Welcome to FeedbackExpress’ weekly round-up of the top five stories from the world of Amazon and ecommerce.

Brazil wants Amazon to share control over the domain name to protect the ‘culture and symbolic heritage of the Amazon region’: Reuters via Business Insider reports that Brazil has proposed a compromise to a seven-year battle that has quietly raged over the Amazon.com internet domain: let the nations bordering the world’s largest rainforest co-govern the digital address with the biggest online retailer. Amazon.com Inc has been seeking rights to the domain name since 2012. But Amazon basin countries Brazil, Bolivia, Peru, Ecuador, Colombia, Venezuela, Guyana and Suriname have argued that it refers to their geographic region and thus belongs to them and should not be “the monopoly of one company.” Continue reading…

Revealed: Amazon employees are left to suffer after workplace injuries: Michael Sainato at The Guardian reports on the story of Amazon employee Michelle Quinones who started working as an order picker at Amazon’s Fort Worth Fulfillment Centre in July 2017. A few months into the job, Quinones started having carpal tunnel symptoms. She was sent back to work at least 10 times from her warehouse’s Amcare clinic, put in place to provide Amazon employees with on-site first aid. Continue reading…

Amazon defends cancelling Woody Allen film deal: BBC News reports that Amazon Studios has said it was “justified” in terminating its film deal with Woody Allen. The movie/TV distributor has alleged the US film director’s comments about the #MeToo movement “sabotaged” its attempts to promote his movies. The 83-year-old is claiming more than $68m (£52 million) in damages, alleging a breach of contract after Amazon Studios failed to release A Rainy Day In New York. Continue reading…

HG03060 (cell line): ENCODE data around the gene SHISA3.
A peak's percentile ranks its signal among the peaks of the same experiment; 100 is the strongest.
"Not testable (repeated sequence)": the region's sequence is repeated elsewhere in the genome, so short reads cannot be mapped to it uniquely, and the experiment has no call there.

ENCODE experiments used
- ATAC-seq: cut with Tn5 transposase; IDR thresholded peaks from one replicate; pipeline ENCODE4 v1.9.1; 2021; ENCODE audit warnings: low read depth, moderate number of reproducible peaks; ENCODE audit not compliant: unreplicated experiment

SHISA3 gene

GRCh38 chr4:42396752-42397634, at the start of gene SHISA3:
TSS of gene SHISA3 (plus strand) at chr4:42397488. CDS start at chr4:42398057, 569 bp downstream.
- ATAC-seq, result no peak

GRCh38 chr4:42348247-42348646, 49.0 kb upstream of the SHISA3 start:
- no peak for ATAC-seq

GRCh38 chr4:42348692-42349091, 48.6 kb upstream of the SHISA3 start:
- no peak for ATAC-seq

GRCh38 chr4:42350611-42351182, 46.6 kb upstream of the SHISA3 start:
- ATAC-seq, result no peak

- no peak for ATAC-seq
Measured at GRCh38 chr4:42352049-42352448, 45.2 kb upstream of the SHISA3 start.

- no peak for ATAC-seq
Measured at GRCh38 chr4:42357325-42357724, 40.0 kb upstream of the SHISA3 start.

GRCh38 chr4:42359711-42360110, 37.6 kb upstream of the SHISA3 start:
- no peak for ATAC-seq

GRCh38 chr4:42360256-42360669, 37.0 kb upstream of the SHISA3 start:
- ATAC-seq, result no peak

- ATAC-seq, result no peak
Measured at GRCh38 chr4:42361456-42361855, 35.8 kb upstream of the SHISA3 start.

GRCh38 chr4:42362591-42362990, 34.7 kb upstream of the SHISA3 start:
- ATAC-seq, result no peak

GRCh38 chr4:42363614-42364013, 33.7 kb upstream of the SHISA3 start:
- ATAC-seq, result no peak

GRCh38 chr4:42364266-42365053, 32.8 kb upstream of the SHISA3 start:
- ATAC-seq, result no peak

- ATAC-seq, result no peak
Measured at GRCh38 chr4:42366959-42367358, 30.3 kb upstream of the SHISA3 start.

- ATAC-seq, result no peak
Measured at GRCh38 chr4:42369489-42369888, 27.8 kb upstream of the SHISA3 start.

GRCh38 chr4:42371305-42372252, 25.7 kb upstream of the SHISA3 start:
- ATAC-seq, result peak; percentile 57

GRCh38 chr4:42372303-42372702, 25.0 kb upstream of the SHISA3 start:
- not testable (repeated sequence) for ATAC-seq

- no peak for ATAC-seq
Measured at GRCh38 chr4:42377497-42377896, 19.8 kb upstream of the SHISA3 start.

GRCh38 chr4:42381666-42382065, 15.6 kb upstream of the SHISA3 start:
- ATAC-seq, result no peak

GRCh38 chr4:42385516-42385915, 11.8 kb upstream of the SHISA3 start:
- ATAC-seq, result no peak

Amazon abandons aggressive promotion of own products amid break up calls: John Glenday at The Drum reports that Amazon has scaled back its controversial practice of promoting its own products over the past few weeks, in which it gave preferential treatment to its own products in the form of high visibility, preferential search rankings, and alignment with the ‘buy box’ of competitors. Continue reading…

‘Alexa, find me a doctor’: Amazon Alexa adds new medical skills: Christina Farr at CNBC reports that Amazon’s voice assistant can now manage people’s sensitive health information, which represents an important step for the company into the $3.5 trillion health care sector. As of Thursday, consumers will be able to use about half a dozen new Alexa health skills to ask questions such as “Alexa, pull up my blood glucose readings” or “Alexa, find me a doctor,” and receive a prompt response from the voice assistant. Continue reading…

Bonus: 10 Reasons Why People Fail With Amazon FBA Online

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